Misunderstanding expectations of either the student or the tutor in either direction results in disappointment for one or the other and certainly for parents of young students. It isn't uncommon for one Trainer, to criticize someone for being an inadequate Teacher in one area or another. It is very important when and how those foundations were lain and by whom. A Trainer has to assume a certain level of knowledge in order to expect understanding let alone results, especially when dealing with a higher order of openings such as is required in the Indian and Sicilian Defences...
Can someone expect to persue a career in medicine without at least a general if not complete understanding of biology and related sciences? Many parents, nevertheless, save money on the coaching and training while expecting great results by skipping steps ... sometimes relearning - at the student's expense - the maxim 'You get what you pay for'.
Doing the right thing at the right time will save a lot of wasted time, money, psychological agony and stress in the long run.
- John MacArthur, Teacher, Coach and a something of a Trainer!

Monday, January 5, 2009

Make Time for Competition!

Recently a parent commented about a concern that their child was too(!) competitive. I took this with a smile, reflecting on how so many parents look out for their children in both aggressive and non-aggressive fashions. Competitive characteristics are shared most commonly by the most successful people in the world. Incentives for success are so appealling and luxurious that the opportunities our children have today to hone their "type A" personality or winning skills are plenty.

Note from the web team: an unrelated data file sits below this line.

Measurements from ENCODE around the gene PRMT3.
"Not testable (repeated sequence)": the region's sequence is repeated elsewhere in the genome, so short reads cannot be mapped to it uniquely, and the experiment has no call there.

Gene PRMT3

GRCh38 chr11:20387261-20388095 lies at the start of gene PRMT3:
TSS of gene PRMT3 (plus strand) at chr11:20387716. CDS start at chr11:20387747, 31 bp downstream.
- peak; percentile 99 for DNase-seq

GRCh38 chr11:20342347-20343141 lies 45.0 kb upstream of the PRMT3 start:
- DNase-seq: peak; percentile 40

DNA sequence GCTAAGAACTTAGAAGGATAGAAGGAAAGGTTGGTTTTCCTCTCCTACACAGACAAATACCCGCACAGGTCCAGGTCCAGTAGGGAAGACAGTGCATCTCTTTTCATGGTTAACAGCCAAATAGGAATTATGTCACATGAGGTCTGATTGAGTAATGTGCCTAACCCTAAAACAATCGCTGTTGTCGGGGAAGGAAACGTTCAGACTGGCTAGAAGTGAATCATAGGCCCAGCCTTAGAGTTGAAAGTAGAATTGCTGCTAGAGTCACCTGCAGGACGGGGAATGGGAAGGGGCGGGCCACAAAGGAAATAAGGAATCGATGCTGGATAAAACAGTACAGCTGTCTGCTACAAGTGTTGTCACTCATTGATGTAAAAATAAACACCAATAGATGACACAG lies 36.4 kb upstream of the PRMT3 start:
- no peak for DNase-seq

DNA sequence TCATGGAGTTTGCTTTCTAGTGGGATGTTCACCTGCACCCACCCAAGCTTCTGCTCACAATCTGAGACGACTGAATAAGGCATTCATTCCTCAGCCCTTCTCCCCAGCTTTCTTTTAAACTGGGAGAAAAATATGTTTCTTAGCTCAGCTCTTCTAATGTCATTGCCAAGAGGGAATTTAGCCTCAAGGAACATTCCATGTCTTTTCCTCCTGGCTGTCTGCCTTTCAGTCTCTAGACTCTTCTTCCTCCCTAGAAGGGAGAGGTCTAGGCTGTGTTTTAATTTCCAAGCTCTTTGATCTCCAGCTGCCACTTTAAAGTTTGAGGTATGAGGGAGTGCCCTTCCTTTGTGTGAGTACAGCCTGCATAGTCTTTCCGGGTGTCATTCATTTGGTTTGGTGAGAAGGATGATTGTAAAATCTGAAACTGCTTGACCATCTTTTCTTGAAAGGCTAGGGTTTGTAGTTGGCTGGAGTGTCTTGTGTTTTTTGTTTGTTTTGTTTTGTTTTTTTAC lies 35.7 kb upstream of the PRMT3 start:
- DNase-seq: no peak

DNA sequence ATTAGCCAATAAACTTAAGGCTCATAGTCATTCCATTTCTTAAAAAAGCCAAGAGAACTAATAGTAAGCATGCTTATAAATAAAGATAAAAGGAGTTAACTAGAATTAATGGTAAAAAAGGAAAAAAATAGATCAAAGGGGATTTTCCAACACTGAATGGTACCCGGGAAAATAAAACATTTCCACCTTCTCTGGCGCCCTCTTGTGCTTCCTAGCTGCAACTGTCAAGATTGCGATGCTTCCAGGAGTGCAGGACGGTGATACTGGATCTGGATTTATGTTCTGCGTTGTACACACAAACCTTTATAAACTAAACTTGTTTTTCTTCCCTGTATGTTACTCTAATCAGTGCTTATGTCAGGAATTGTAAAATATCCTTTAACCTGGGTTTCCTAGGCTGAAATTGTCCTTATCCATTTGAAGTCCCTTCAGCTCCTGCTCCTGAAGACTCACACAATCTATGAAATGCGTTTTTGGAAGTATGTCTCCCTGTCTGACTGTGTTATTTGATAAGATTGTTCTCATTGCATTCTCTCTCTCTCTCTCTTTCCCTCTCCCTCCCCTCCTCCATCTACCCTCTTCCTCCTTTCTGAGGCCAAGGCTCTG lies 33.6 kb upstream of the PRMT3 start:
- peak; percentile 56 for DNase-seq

Unfortunately most parents look only to sports programs for developing 'winning' skills. Of course sport requires physical coordination and often team work - so it must not be overlooked. I'm happy to hear more often today about math olympiads and music program concerts and other cultural/academic outlets in addition to chess. Each of these contributes so much more to the mindful success of a well rounded student.
Competitions, and events such as music concerts that culminate in a test of one's development, prowess in handling stress in the preparation for such an event, and the opportunities to prove oneself are priceless and unfortunately far too few.

'Have you no ambition, Master Po?'
'Only one. Five years hence, it is my wish to make a pilgrimage to the Forbidden City. It is a place where even priests receive no special status. There in the Temple of Heaven, will be a festival The full moon of May. It will be the thirteenth day of the fifth month in the Year of the Dog.'
'That is not such a great ambition.'
'But it is ambition, nonetheless. Who among us is without flaw?'" -Master Po

Setting aside time in our calendar for competition or such an event on a regular basis defines our everyday focus and study.
-John MacArthur